Indians allegedly stashed Rs16.7 trillion abroad over the past decade, violating forex rules that say any entity making an export should bring the proceeds back into India within a year.
The amount, revealed by Reserve Bank of India data , accounts for roughly 95% of the Rs17 trillion worth of export which never returned to India. Rs1 trillion is equal to Rs1 lakh crore.
HT analyzed the RBI data compiled for a special investigation team (SIT) on black money that gives details of exports made, but money not remitted back to India.
The data give detailed breakup of 188,605 shipping bills with their date of export and money outstanding as of now. The oldest shipping bill dates back to September 4, 1972.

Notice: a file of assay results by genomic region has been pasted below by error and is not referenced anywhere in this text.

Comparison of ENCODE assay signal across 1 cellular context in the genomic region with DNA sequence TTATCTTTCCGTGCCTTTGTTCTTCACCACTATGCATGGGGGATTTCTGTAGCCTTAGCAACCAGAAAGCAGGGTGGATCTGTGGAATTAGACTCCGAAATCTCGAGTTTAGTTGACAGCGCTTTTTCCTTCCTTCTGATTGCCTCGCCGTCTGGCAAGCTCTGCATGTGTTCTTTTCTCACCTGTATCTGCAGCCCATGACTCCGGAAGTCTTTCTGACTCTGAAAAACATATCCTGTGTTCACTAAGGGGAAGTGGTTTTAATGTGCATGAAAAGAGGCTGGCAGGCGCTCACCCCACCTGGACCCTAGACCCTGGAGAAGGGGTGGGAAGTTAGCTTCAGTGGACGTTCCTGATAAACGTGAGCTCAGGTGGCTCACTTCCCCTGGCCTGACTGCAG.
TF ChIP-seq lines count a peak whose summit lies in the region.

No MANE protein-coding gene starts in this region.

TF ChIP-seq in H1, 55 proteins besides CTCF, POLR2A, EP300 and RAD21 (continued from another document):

In the past two years, Rs4.54 trillion worth of export remittance is outstanding. However, the eight years from 2005-2013 recorded the maximum amount of money pending abroad — Rs12.16 trillion.
An analysis shows roughly 10% of total exports never return to India. The 44 years of data show the sudden spurt in export proceeds that were not remitted back to India started in 1994. This is roughly three years after India liberalised its economy and exports gathered momentum. The export outstanding jumped from the previous year’s less than Rs300 crore to Rs1,328 crore in 1994.
The second wave of rising export outstanding started in 2000. This coincided with a period when Indian economy was booming. From Rs7,950 crore the previous year, the millennium year crossed the Rs10,000-crore mark.
The outstanding amount crossed the Rs1-trillion threshold during the global depression of 2008. From Rs25,000 crore in 2007, it increased five times to Rs1.3 trillion. The Washington-based Global Financial Integrity report estimated $510 billion black money outflow during 2004-2013. An HT analysis of the same period show $247 billion outflow, the highest in Indian history.